Is Bai Good for You? A Dietitian's Review

Is Bai Good for You? A Dietitian's Review

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Bai is a popular fruit-flavored drink that comes in exotic colors and flavors like "Brasilia Blueberry" and "Zambia Bing Cherry." The brand describes its product line as "Antioxidant Infusion Drinks" with no artificial sweeteners.

But is Bai actually good for you, or are these just marketing claims? Does the brand use any questionable additive ingredients? How is Bai sweetened if it has barely any sugar? And why was the company sued in 2018 over one of its ingredients?

In this article we'll answer all of these questions and more, as we analyze the ingredients in Bai based on clinical studies to give our take on whether or not the drink brand is good for you.

We'll also feature unsponsored customer reviews, and explain why Bai was sued in 2018.

Ingredient Analysis

Bai Kula Watermelon ingredients

The ingredients in the Kula Watermelon flavor of Bai are shown above.

The good news is that the brand uses fruit as part of the sweetener blend.

Watermelon juice was shown to improve cognitive function in a 2021 clinical trial.

Vegetable juice concentrate is a much healthier colorant than artificial colors, as we documented in our article on is BodyArmor good for you.

Unfortunately, Bai also contains several ingredients that may be questionable from a health perspective.

Erythritol is a sweetener that's clinically shown to be associated with greater risk of stroke, according to a 2023 medical review, which also documented that this sweetener increases blood clotting.

We don't understand how Bai claims to be free of artificial sweeteners when erythritol is described as an artificial sweetener by the National Institutes of Health.

Citric acid is clinically shown to cause whole-body inflammation in some individuals.

Natural flavors is a broad, categorical descriptor that can include preservatives according to a medical review published in the Food and Chemical Toxicology journal.

Overall, we do not consider Bai to be good for you given the three additives discussed above. We consider plain filtered water to be a healthier option.

Does the Packaging Make Bai Unhealthy?

Bai is packaged in plastic, which we consider to be suboptimal from a health perspective.

Plastic leaches chemicals that can be harmful to human health, according to a 2021 medical study.

Plastics are also harmful to the environment.

We consider drinking filtered water out of glass or any non-plastic material like metal cans to be a superior health and environmental choice to drinking from plastic bottles like Bai.

Even for consumers who need to stop in a gas station or convenience store for a drink, there are now many glass bottle and metal bottle options available.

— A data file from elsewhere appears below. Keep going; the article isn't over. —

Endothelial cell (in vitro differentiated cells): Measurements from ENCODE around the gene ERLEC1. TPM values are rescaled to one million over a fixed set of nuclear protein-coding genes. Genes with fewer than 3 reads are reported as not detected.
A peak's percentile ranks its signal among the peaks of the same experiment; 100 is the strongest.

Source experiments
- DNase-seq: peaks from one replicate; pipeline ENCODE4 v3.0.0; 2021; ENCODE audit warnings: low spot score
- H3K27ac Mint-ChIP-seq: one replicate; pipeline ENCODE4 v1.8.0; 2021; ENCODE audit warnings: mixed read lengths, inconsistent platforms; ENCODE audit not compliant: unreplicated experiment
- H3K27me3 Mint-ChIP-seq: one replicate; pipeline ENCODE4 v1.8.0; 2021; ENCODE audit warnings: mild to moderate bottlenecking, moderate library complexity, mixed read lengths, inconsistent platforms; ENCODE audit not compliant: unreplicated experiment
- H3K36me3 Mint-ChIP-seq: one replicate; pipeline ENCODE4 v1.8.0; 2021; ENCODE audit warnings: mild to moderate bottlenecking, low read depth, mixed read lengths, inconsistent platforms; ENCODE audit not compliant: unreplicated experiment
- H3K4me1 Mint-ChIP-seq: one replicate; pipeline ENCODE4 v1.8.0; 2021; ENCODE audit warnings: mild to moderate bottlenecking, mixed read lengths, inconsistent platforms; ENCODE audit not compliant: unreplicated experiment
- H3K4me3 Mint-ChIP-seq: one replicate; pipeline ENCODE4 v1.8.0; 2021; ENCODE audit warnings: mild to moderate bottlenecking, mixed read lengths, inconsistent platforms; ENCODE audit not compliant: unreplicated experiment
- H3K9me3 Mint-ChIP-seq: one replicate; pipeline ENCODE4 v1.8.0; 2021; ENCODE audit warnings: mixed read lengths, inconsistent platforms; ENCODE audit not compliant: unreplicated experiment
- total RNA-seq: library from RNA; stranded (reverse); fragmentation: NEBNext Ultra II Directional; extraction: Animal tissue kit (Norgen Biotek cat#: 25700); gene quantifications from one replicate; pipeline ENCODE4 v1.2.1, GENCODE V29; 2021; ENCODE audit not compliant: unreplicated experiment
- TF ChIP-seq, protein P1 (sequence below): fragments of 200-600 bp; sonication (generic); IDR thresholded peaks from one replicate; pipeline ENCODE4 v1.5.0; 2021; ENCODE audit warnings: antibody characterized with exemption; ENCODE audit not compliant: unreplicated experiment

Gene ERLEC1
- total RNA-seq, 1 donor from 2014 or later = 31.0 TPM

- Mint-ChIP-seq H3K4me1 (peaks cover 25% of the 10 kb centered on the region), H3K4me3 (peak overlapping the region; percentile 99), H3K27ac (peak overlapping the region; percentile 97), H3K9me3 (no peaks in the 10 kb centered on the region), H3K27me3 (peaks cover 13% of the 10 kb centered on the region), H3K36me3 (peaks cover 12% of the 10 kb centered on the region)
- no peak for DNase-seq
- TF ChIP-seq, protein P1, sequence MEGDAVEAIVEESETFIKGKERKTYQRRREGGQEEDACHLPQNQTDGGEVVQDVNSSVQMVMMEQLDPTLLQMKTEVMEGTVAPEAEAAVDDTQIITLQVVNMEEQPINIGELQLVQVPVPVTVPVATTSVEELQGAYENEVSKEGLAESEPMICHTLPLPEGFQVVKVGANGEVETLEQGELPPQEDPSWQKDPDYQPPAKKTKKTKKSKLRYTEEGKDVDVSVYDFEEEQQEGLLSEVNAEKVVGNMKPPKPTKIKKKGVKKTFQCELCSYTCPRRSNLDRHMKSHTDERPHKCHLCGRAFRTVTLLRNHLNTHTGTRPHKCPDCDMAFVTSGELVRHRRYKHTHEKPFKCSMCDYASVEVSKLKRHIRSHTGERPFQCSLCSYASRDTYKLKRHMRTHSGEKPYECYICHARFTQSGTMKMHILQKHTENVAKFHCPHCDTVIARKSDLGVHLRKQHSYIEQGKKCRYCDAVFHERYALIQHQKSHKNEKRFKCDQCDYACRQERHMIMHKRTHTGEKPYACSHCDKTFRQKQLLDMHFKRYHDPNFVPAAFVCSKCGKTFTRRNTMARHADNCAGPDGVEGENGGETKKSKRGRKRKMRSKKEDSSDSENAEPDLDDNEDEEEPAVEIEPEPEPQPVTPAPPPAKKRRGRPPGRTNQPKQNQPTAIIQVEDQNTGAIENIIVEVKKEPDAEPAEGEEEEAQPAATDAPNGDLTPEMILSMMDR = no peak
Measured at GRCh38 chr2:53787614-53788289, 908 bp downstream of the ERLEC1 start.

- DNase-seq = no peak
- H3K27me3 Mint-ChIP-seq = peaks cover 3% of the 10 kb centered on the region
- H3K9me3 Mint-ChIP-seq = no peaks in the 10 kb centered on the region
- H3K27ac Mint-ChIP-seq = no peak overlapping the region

Why Was Bai Sued?

In 2018, Bai Brands was sued in a class-action lawsuit over allegations of false advertising.

The company uses malic acid in some of their formulations, and thus the company was false advertising by suggesting all of the ingredients were natural, according to the plaintiff.

As documented by, the plaintiffs alleged that malic acid is produced at petrochemical plants and may have "highly toxic" chemical precursors or byproducts.

This case was dismissed in 2020 according to Bloomberg Law.

We don't consider this to be a consumer safety issue. Our concerns about Bai's formulation relate to the ingredients cited in the Ingredient Analysis section like erythritol, not malic acid.

Real People Try Bai

A YouTube creator named Trevor Barnett reviewed three different Bai flavors in a video with over 25,000 views:

A TikTok creator named Twils had a worse experience with Bai:

@twils7 Bae or bi #bai #drink #review #taste #busting #blueberry #drink ♬ original sound - Twils

Our Clean Flavored Water Pick

Pique Daily Radiance is our top water flavor enhancing packet.

This product comes in convenient stick packs that can be mixed into water, and is naturally flavored with nutritious, whole food ingredients like organic elderberry juice concentrate (which is clinically shown to support the immune system) and organic lemon juice concentrate.

Most importantly, Pique's flavor enhancer is entirely free of citric acid, preservatives, artificial sweeteners and flavoring additives. 

There are no ingredients in this formulation that we consider to be unhealthy.

Stay up-to-date on our research reviews


Bai is not healthy in our opinion.

While the brand uses filtered water and fruit juices which are both good choices, the drinks also include a compound described as an artificial sweetener by the National Institutes of Health, which is clinically shown to be associated with increased risk of stroke.

Bai drinks also contain citric acid and natural flavors, both of which we consider to be unhealthy based on our review of existing clinical studies. 

All Bai flavors and products that we reviewed contained these additives, so we don't consider any of the flavors to be the "healthiest" option.

This brand also uses plastic packaging which we consider to be suboptimal from a health perspective, but which is unfortunately rather common.

Drinking filtered water in glass or metal bottles would be healthier in our opinion, because it may reduce intake of hormone-disrupting microplastics.

Bai was sued in 2018 over allegations of false advertising, but the lawsuit appears to be meritless and was dismissed.